The Bible says that we must give God the Glory with everything that we do. Seattle Seahawks quarterback Russell Wilson has never had an issue with that. Wilson recently became the fastest quarterback to reach 100 wins after a 28-21 win against the San Francisco 49ers. After getting this tremendous achievement, Wilson tweeted, “Jesus…YOU get […]
You may recognize him as the little boy from the popular sitcom, Two and Half Men. The show was an instant success and made Angus T. Jones not only a household name, but very rich. He was the highest paid child actor in television history when he played the role of Jake Harper, Charlie Sheen’s nephew, on the hit show. By the age of 17, the actor was making $350,000 an episode with his net worth estimated at $15 million. But despite his large earnings, he was still a typical teen and beginning to search for something more.
Jones survived the chaos as production on Two and Half Men halted in early 2011 after Sheen entered rehab and publicly criticized creator, Chuck Lorre. Then the show returned for season 9 that September and Ashton Kutcher joined the cast.
But when Jones’s character graduated from high school and started getting more adult story lines, the young actor started to feel increasingly like his role was out of line with his newfound relationship with God and his Christian faith.
In November 2013, Jones bashed the show in a surprising video posted on the religious website, The Forerunner Chronicles.
“If you watch Two and Half Men, please stop watching Two and a Half Men,” Jones said. “I’m on Two and a Half Men and I don’t want to be on it. Please stop watching it. Please stop filling your head with filth.”
However, Jones went on to issue an apology for the statement he made, which came during an apparent religious awakening for the actor in the Seventh-Day Advent Church.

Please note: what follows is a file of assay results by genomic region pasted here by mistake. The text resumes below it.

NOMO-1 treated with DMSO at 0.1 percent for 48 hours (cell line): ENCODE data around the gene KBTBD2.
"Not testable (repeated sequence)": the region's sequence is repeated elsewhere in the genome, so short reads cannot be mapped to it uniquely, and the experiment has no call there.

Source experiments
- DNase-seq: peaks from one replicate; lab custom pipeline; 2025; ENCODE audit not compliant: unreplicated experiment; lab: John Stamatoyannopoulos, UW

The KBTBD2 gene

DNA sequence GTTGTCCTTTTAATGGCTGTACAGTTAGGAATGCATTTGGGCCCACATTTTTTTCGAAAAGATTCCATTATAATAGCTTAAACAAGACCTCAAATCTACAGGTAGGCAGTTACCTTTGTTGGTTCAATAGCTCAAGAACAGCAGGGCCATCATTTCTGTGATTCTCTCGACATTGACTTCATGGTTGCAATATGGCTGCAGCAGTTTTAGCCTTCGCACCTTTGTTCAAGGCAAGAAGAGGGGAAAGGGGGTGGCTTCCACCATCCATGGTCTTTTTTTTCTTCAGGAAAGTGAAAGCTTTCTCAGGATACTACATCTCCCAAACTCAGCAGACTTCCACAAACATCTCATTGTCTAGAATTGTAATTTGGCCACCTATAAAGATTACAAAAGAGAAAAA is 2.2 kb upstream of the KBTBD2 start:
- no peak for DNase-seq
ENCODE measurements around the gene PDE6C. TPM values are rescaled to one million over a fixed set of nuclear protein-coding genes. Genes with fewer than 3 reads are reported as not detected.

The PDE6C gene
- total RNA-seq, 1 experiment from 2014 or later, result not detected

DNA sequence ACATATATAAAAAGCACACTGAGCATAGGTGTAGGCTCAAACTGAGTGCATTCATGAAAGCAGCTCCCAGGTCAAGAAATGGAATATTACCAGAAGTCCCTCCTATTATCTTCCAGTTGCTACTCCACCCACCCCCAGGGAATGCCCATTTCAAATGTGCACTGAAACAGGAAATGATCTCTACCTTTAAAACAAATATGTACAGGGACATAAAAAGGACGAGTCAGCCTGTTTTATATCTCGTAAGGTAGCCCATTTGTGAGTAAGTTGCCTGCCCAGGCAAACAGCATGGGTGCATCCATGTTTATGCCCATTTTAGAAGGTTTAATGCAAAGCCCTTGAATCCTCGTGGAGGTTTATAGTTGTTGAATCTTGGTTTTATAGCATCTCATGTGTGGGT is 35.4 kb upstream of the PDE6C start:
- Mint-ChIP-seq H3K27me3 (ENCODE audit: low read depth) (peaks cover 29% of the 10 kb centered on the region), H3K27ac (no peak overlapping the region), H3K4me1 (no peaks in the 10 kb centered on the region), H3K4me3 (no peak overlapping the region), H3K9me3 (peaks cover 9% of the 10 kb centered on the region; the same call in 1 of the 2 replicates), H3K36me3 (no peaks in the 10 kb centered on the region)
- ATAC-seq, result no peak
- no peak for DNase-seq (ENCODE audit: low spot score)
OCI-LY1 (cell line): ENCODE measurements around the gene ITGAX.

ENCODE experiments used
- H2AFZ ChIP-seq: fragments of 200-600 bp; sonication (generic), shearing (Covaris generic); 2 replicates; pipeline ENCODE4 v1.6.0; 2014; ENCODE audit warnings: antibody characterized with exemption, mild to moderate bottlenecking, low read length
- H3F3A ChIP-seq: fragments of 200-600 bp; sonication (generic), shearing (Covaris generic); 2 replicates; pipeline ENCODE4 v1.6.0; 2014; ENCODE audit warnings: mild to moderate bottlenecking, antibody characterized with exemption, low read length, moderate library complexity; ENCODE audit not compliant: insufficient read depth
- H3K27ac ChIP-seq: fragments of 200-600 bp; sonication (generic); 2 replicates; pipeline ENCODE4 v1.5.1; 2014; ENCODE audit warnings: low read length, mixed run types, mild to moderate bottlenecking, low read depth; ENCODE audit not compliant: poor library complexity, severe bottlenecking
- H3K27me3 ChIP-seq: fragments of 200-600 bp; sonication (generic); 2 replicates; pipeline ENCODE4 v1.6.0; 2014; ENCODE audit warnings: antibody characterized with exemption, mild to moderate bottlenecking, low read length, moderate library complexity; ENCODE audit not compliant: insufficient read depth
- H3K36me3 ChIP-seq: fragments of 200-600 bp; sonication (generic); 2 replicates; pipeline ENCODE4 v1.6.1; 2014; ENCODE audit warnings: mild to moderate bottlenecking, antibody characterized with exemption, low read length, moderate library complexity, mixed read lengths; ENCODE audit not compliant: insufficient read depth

“I apologize if my remarks reflect me showing indifference to and disrespect of my colleagues and a lack of appreciation of the extraordinary opportunity of which I have been blessed,” he said in a statement. “I never intended that.”
He continued to appear as a regular on the show until the season 10 finale in May 2013. At the time, it was reported that he would guest-star on season 11, but that time never came. Jones made it clear that he stood by his thoughts on the show, calling himself “a paid hypocrite.”
“It was difficult for me to be on the show and be a part of something that was making light of topics in our world where there are really problems for a lot of people,” Jones told Houston, Texas television station KHOU. “I was a paid hypocrite because I wasn’t OK with it and I was still doing it.”
He switched gears and decided to pursue furthering his education, while also focusing on his faith.
“Going to college was something I was really, really excited about,” Jones said.
Enrolling at the University of Colorado at Boulder allowed Jones to live a normal existence.
“I wasn’t at the center of everyone’s attention, and that was nice,” Jones said.
Jones has become a close follower of the Seventh-Day Adventist Church, fully embracing his faith. He visits churches across the country, openly talking about God and religion and sharing his faith story with others. He works closely with the World Harvest Outreach Church in Houston where he is widely embraced.
World Harvest Outreach Church Pastor James R. Doggett said of Jones, “He really considers his relationship with God and what he’s putting out in the atmosphere to be a lot more important than his reputation in Hollywood. Angus, I’m not sure he really cares a whole lot about being an actor or being well known in that regard.”
Jones said he’s put acting on the back burner, but he might be interested in starring in Christian-themed content, particularly working on Bible-based stories. He’s also interested in seeing where he goes without an organization putting a stamp of approval on if he’s good or bad. He continues to try and walk in the light of Christ because he knows that’s where the healing is.
While Jones walked away from a popular role that made him a rich teenager, he has no regrets and has gained something far greater.
“In terms of regrets, I try to avoid them completely,” he said. “There’s no changing anything. There’s only moving forward.”